Non-Violent Communication – Marshall Rosenberg
Non-violent communication is a method of communication that enriches life for all parties engaged in discussion. The four basic steps of non-violent communication are to make non-judgmental observations (thoughts), recognize how those thoughts create an emotional reaction (feelings), identify what needs are not being met because of this emotional reaction (needs), and ask for what will fulfill those needs (request). Basically, non-violent communication is empathic communication that clarifies and strengthens relationships. Non-violent communication can be used in the thoughts we have about ourselves, in personal relationships, and any kind of social or work group setting. Whenever conflict, unease, or tension arises in a conversation, non-violent communication helps connect to the underlying and often unexpressed needs contributing to miscommunication.
Rosenberg clearly outlines the principles and applications of non-violent communication in his book. Having practiced clinical psychology for years, his background as a therapist adds both to his authority on the subject and the relevance of the content. He draws on his own personal practice and life for examples, as well as offering examples from people attending workshops to learn about non-violent communication. He outlines the non-violent communication process in a clear and logical manner, starting with the most basic pieces before putting it together in a process, and offering examples throughout. Even though empathic communication can sometimes get obscured in heady theories of therapy, Rosenberg makes it accessible and relevant for everyone by showing how daily interactions and personal relationships can be improved with non-violent communication.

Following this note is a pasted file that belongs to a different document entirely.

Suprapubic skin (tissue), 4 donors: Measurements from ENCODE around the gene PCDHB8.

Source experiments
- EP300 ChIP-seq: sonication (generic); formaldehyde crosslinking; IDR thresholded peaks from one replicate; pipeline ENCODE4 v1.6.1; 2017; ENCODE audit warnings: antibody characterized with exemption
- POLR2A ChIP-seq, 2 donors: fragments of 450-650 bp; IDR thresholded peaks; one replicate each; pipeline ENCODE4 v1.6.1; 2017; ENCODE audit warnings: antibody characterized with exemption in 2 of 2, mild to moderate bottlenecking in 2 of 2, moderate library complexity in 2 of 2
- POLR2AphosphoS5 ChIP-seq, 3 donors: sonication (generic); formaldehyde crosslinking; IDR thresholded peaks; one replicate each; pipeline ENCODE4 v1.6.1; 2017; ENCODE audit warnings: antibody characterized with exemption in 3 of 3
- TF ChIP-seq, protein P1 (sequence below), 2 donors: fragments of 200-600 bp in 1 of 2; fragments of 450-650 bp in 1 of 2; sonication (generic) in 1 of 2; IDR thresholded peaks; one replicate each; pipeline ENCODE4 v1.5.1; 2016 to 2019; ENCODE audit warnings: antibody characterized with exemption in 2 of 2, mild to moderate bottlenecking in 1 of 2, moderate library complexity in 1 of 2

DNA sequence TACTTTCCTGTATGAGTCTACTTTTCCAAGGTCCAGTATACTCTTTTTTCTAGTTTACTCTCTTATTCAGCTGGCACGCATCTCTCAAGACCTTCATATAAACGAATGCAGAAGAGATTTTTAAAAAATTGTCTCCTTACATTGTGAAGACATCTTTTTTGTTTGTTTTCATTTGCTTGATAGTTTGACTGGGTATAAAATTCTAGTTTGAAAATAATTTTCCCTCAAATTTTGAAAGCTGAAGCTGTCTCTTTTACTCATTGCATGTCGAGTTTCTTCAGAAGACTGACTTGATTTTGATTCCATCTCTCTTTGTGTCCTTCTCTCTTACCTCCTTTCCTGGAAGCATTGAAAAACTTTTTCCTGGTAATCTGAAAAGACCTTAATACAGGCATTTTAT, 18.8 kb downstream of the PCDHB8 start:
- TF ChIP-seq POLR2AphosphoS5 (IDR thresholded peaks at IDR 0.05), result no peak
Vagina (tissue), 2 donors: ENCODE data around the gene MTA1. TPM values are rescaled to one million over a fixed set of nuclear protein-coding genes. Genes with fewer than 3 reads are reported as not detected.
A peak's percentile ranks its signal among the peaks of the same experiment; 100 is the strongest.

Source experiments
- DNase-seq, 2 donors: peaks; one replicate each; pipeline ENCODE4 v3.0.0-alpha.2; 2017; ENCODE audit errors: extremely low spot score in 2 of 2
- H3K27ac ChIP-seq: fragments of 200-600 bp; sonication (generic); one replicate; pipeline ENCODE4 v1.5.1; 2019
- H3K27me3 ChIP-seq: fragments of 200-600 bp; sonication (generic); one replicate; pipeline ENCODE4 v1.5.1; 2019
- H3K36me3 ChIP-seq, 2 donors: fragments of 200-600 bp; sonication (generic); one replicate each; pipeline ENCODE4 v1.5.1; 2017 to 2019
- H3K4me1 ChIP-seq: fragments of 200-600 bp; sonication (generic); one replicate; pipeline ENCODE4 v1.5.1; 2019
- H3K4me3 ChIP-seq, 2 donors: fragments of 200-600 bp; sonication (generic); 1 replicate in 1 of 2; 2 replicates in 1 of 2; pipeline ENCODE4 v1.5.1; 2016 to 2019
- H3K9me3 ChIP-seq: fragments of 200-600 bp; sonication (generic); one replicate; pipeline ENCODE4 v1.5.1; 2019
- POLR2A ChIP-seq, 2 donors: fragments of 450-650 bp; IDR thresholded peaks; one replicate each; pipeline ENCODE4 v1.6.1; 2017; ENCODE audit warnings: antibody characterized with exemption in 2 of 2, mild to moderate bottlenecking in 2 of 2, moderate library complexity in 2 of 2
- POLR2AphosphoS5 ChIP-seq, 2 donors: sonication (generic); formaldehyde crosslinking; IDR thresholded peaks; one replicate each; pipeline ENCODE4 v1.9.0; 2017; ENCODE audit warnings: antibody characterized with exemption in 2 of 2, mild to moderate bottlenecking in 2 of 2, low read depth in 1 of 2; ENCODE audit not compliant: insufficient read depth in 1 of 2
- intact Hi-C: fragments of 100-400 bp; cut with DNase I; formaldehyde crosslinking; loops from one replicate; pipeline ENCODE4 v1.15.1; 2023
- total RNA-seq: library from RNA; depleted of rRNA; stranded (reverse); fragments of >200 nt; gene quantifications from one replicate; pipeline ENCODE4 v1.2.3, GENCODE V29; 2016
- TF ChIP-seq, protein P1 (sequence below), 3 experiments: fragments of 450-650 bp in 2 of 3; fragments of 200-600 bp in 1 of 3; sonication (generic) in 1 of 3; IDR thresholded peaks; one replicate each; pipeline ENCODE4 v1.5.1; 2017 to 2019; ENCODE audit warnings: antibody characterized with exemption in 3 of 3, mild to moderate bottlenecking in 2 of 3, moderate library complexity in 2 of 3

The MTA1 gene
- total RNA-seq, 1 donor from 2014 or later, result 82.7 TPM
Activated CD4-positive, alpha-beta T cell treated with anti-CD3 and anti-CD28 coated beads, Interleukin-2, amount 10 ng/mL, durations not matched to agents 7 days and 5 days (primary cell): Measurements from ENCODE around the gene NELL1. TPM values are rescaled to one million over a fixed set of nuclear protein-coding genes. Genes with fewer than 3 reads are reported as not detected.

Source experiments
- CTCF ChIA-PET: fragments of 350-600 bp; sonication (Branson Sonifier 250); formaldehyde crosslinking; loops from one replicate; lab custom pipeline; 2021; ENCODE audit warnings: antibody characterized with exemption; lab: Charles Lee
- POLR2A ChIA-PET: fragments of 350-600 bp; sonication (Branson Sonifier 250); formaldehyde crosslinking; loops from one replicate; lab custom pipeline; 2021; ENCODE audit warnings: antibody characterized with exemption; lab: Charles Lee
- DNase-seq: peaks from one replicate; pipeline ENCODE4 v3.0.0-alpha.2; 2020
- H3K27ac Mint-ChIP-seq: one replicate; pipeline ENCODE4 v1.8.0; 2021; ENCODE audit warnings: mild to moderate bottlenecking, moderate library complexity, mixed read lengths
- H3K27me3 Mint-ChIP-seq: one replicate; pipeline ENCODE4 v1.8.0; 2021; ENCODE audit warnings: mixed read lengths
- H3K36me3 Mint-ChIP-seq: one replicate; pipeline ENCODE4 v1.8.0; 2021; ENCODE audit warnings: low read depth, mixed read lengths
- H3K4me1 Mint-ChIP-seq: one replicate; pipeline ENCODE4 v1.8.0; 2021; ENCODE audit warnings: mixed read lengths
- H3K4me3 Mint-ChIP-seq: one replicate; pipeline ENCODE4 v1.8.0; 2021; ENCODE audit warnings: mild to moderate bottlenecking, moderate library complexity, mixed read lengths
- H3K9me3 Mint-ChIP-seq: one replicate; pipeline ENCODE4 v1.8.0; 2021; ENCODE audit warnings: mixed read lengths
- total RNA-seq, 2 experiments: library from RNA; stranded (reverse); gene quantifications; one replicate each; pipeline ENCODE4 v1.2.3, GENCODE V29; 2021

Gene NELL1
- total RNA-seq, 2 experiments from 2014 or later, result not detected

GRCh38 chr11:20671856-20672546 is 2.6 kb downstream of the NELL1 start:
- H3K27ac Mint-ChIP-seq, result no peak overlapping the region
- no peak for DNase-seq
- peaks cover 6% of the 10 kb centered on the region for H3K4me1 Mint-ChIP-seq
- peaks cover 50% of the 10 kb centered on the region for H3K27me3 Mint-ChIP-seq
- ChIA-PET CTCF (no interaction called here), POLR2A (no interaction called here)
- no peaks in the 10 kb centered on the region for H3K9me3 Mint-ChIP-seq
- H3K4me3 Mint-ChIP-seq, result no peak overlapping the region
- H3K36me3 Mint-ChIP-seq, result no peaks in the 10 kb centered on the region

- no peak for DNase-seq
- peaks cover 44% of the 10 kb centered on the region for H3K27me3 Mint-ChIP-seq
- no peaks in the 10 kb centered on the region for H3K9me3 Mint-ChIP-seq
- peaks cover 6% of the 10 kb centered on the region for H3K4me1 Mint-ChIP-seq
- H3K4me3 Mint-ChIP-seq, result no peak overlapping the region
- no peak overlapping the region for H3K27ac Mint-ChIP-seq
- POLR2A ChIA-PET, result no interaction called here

By the end of the book, it’s almost impossible to find any area of disagreement with Rosenberg. He provides compelling examples, addresses potential areas of difference, and writes with sincerity throughout the entire book. Rather than lecturing about how to improve communication, he seems to be offering his book as a resource for who might be interested (which is everyone, as he explains). Hi book is a perfect example of non-violent communication in action. The only thing that frustrated me about reading the book was that many times I couldn’t anticipate the non-violent responses in all the example conversations. He makes the process seem so easy, but more often than not, I found myself constructing different sentences than those offered as examples. However, he emphasizes that non-violent communication takes practice, mostly because it’s not the way our culture is taught to interact with each other. Whether or not you think you’d ever use non-violent communication, I highly recommend this book because chances are it will benefit you at some point in the future.